The backlash over Sir Stuart Rose’s dual role of chief executive and executive chairman at Marks & Spencer faces renewed opposition, this time from the Local Authority Pension Fund Forum (LAPFF).

The body, which owns about 2 per cent of the retailer, is opposed to Rose potentially holding the dual role for the next three years and has written a letter to former chairman Lord Burns, calling for the role to be separated at M&S’s next AGM.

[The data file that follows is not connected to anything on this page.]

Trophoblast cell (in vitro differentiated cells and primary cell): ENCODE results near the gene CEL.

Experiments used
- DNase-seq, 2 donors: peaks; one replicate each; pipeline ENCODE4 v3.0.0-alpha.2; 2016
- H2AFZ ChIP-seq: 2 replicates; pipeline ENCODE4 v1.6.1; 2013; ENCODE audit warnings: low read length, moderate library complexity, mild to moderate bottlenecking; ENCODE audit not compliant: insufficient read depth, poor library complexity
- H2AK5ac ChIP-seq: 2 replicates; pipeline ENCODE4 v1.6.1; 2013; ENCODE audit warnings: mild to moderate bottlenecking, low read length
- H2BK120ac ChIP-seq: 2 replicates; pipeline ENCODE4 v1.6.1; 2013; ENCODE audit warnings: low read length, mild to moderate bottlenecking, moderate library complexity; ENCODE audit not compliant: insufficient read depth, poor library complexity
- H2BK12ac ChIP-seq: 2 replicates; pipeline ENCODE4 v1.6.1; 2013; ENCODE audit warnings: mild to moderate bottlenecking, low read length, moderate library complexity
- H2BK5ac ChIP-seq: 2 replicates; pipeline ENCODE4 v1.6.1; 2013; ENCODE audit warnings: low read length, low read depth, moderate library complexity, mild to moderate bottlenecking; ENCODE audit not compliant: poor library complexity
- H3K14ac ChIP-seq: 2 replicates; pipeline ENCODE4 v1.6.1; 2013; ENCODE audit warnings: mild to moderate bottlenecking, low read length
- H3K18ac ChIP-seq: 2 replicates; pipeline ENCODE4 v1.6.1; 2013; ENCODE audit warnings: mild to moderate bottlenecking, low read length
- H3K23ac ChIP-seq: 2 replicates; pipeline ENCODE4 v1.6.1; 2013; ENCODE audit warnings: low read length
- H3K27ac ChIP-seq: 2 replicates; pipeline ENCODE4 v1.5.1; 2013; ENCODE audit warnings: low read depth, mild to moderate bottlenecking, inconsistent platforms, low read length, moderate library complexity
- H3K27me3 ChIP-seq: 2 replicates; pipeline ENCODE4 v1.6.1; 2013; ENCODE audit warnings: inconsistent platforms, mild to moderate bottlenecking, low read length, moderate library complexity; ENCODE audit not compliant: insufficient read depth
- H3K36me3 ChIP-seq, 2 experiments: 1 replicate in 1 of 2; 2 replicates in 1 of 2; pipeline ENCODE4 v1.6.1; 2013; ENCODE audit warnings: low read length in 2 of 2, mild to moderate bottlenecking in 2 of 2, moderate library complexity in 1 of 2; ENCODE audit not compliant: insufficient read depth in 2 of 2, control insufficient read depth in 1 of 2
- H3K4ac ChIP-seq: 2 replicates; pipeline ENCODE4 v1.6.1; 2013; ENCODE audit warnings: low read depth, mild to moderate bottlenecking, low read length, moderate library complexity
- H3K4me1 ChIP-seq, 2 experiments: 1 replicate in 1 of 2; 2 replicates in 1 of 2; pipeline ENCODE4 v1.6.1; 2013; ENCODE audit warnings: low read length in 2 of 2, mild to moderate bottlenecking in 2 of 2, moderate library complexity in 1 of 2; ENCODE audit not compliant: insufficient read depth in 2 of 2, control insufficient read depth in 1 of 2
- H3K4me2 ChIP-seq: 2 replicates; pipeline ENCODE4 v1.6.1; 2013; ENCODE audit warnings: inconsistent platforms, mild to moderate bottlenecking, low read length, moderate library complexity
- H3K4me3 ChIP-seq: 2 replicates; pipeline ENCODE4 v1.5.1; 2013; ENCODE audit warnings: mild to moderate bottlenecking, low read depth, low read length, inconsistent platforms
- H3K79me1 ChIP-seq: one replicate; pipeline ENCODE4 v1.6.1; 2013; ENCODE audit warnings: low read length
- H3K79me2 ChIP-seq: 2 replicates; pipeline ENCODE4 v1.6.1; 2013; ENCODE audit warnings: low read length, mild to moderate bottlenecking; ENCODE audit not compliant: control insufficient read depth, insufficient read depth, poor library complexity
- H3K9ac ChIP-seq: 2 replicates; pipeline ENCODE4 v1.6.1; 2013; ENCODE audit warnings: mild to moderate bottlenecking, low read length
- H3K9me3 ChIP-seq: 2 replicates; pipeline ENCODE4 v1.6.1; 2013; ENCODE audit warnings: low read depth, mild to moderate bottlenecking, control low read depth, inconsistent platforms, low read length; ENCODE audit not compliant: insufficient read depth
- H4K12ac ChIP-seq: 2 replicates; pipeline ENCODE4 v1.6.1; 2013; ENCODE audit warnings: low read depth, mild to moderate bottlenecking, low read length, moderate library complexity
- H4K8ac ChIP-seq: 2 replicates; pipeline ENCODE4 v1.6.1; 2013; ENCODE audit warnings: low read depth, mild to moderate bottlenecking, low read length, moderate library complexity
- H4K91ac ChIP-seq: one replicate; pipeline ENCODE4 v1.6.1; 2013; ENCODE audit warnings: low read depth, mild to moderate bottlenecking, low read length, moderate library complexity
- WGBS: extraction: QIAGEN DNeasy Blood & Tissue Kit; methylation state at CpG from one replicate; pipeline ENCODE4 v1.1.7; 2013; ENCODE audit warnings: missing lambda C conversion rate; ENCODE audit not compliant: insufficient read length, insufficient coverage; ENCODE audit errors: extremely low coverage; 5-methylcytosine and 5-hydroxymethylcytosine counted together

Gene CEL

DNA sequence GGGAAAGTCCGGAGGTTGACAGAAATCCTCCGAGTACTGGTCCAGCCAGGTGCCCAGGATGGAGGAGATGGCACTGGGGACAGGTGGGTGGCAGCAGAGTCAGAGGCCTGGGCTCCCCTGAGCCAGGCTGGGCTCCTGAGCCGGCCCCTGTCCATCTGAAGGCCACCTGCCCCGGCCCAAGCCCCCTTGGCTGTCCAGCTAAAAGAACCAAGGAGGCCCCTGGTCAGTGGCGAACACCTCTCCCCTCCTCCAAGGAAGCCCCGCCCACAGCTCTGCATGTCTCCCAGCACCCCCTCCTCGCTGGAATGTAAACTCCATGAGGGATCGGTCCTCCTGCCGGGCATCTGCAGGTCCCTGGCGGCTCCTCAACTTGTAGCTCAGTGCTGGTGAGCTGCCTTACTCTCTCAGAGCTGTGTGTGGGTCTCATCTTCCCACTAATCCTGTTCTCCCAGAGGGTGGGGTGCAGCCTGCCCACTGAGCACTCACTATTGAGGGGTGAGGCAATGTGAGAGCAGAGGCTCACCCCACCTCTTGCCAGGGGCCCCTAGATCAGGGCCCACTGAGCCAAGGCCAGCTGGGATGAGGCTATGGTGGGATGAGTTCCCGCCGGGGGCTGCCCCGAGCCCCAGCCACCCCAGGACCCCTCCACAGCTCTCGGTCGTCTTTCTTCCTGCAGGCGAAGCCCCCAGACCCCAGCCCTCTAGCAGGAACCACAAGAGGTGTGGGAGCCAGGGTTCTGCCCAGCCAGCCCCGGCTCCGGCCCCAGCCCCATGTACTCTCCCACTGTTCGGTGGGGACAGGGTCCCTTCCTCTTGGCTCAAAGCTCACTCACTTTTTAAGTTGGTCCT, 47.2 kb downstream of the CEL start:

LAPFF chairman Ian Greenwood wrote: “If a blue-chip company such as M&S announces its intention to breach fundamental governance principle for three years, what message does this send?”

Greenwood believes that Rose has been made too important to M&S and if he did decide to leave or needed to take time off for some reason, then the company would suffer.

An M&S spokesman said: “The board has stated its reasons [for the dual role appointment] and Stuart’s re-election was backed by the AGM earlier this month.”